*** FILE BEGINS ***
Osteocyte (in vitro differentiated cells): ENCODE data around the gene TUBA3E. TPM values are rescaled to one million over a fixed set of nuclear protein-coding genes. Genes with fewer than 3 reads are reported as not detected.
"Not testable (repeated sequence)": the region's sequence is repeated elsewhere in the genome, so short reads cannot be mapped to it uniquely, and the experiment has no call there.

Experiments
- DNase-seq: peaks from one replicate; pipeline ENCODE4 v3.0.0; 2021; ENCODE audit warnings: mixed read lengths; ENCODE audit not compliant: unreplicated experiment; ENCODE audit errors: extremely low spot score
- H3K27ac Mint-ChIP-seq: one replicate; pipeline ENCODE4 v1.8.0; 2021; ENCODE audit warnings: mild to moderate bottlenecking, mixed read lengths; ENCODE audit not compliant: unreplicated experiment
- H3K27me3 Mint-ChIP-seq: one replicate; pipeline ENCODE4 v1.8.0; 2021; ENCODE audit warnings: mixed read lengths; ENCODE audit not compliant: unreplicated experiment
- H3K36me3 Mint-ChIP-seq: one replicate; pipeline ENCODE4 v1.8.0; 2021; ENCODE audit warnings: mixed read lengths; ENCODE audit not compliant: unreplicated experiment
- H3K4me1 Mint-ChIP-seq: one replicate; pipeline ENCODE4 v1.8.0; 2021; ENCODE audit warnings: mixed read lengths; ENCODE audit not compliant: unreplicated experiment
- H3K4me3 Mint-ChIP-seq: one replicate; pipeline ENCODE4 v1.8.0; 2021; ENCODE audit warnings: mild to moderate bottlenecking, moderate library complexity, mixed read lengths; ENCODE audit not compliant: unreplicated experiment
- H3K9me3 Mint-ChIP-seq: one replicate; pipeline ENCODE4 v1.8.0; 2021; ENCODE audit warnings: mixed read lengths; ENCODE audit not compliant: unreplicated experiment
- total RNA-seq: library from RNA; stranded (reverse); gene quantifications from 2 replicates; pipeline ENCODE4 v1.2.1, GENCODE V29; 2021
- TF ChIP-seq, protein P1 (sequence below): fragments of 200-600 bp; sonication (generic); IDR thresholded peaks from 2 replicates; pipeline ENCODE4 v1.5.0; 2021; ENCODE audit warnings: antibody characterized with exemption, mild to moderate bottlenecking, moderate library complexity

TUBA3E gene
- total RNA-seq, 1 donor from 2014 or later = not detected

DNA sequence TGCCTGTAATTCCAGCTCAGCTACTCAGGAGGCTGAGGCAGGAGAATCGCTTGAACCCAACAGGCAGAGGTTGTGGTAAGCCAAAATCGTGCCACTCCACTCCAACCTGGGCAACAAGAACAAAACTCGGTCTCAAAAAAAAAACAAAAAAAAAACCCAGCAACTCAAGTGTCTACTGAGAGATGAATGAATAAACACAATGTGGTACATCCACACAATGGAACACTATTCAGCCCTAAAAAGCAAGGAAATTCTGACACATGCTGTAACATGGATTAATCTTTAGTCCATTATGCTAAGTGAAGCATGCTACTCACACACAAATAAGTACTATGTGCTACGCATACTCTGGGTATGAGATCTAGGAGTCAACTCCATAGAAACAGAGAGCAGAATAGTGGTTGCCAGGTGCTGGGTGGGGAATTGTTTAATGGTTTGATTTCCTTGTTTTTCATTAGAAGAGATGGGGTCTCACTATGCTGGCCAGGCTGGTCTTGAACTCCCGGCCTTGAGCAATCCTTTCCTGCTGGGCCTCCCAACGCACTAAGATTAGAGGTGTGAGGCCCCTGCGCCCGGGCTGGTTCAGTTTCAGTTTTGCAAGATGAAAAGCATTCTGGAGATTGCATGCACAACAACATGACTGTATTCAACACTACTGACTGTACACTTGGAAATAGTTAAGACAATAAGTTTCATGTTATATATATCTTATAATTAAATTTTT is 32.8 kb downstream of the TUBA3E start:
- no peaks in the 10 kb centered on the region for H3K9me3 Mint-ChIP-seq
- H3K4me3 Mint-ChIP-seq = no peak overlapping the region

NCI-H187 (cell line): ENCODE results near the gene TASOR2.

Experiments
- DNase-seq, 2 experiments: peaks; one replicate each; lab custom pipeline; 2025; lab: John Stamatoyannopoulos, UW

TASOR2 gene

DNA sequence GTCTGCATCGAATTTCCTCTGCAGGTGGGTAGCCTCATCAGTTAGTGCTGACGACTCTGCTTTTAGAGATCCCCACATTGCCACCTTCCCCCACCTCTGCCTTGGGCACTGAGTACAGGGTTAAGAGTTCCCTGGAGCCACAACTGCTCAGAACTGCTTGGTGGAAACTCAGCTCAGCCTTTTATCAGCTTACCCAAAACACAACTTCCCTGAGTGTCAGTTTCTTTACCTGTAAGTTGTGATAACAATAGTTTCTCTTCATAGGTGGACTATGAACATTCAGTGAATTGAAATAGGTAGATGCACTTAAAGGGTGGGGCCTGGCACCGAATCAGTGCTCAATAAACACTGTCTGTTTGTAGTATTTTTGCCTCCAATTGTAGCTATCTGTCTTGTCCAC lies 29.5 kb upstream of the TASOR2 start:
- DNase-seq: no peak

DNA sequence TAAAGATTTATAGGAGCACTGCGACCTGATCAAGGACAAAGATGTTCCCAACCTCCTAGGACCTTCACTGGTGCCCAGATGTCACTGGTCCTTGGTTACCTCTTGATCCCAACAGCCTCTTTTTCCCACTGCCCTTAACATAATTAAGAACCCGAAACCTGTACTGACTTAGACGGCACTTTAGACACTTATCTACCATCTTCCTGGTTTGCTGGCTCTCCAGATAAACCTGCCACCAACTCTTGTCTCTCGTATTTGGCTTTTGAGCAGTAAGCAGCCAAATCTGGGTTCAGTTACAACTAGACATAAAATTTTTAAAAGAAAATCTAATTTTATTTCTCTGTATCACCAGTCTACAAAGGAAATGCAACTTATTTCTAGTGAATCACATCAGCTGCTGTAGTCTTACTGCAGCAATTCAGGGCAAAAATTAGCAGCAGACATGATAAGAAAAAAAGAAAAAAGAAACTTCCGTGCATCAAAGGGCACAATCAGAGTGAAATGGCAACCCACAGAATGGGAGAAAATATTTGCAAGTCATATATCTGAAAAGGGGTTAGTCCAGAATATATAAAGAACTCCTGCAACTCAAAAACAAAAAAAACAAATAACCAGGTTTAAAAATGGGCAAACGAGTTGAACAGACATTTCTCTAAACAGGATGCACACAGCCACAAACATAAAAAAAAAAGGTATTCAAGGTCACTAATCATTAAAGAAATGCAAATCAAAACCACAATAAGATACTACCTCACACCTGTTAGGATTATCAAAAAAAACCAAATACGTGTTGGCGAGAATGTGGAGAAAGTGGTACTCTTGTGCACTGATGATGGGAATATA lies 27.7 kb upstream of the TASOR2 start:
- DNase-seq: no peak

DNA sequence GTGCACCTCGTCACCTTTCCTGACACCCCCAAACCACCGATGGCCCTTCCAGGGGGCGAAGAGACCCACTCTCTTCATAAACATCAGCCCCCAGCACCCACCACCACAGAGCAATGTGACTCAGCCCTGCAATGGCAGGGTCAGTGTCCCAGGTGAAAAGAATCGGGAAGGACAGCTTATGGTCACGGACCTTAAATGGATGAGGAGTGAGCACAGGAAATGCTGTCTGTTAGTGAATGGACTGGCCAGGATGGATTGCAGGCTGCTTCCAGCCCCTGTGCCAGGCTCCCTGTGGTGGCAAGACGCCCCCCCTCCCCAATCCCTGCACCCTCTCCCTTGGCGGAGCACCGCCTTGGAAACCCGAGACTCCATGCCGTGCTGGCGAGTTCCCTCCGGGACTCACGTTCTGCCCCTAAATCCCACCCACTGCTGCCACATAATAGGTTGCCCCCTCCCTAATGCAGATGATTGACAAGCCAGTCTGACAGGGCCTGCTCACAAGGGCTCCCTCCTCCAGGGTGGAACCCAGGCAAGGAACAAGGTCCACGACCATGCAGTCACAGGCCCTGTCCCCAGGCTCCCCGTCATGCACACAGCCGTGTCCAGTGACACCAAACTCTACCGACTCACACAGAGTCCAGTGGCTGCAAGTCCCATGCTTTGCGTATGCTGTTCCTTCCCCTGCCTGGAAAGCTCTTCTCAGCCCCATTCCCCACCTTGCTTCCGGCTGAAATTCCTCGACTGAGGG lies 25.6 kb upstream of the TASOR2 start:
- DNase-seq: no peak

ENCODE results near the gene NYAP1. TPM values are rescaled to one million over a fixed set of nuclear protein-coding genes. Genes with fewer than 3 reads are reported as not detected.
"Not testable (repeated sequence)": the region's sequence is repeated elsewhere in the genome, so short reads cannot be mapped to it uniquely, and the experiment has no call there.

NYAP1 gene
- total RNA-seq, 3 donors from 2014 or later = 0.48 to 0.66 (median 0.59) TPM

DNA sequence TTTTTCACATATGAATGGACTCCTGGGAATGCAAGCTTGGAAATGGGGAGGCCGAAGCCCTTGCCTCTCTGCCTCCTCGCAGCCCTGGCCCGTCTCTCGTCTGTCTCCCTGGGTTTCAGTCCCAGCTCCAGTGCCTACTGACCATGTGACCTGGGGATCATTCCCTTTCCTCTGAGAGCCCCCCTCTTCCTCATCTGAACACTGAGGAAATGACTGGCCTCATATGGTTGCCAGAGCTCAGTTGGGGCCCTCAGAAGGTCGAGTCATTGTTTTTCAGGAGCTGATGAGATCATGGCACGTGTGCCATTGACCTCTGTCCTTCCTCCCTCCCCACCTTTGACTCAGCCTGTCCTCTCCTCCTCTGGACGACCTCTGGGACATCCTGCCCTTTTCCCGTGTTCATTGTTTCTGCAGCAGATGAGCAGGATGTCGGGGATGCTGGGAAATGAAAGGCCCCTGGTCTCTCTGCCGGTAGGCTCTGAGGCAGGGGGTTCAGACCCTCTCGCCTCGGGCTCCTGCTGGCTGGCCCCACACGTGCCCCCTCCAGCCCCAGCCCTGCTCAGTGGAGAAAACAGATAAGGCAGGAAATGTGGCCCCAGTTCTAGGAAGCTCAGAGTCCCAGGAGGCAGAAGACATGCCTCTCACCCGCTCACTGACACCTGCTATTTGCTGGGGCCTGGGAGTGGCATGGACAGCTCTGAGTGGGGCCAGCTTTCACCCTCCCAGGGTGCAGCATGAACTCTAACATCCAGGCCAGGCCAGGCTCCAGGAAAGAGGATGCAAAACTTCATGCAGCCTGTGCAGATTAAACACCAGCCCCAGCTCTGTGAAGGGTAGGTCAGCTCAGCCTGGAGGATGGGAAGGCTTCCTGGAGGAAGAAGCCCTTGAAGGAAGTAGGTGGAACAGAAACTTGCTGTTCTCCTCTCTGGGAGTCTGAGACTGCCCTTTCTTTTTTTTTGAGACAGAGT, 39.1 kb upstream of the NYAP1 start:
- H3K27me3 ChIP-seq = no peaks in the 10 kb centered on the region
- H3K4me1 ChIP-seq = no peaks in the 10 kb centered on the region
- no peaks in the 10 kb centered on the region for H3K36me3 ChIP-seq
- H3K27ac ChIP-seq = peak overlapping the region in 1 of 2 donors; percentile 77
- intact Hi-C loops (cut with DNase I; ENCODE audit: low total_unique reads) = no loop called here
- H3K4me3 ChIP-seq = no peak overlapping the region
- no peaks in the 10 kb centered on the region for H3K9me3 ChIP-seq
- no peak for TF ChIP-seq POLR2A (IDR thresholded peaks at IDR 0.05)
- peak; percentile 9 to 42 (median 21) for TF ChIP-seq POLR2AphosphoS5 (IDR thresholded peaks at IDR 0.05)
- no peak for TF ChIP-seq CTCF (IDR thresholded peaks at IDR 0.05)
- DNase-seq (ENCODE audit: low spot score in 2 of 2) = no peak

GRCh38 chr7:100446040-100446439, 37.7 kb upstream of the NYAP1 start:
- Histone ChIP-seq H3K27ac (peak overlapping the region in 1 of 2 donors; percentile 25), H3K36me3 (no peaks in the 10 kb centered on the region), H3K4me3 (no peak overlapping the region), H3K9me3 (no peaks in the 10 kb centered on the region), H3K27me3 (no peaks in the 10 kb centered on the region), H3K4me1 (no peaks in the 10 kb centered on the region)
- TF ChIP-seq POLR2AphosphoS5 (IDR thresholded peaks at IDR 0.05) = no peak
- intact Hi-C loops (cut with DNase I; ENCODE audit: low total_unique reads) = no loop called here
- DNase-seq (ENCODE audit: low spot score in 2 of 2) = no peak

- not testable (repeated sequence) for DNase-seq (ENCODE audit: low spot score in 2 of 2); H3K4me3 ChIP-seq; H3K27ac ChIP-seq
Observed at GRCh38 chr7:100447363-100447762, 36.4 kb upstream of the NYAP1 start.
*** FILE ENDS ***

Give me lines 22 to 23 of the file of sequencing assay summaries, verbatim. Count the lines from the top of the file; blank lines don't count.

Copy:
DNA sequence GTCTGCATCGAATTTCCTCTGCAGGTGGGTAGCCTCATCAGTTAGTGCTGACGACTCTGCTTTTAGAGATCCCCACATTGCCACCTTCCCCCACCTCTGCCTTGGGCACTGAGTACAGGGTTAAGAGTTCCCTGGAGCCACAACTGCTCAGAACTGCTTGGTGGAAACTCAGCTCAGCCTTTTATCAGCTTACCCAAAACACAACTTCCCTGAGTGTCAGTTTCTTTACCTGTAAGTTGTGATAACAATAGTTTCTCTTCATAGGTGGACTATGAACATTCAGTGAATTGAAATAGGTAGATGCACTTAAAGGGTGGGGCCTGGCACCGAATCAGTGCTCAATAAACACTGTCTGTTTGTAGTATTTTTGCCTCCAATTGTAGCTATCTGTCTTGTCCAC lies 29.5 kb upstream of the TASOR2 start:
- DNase-seq: no peak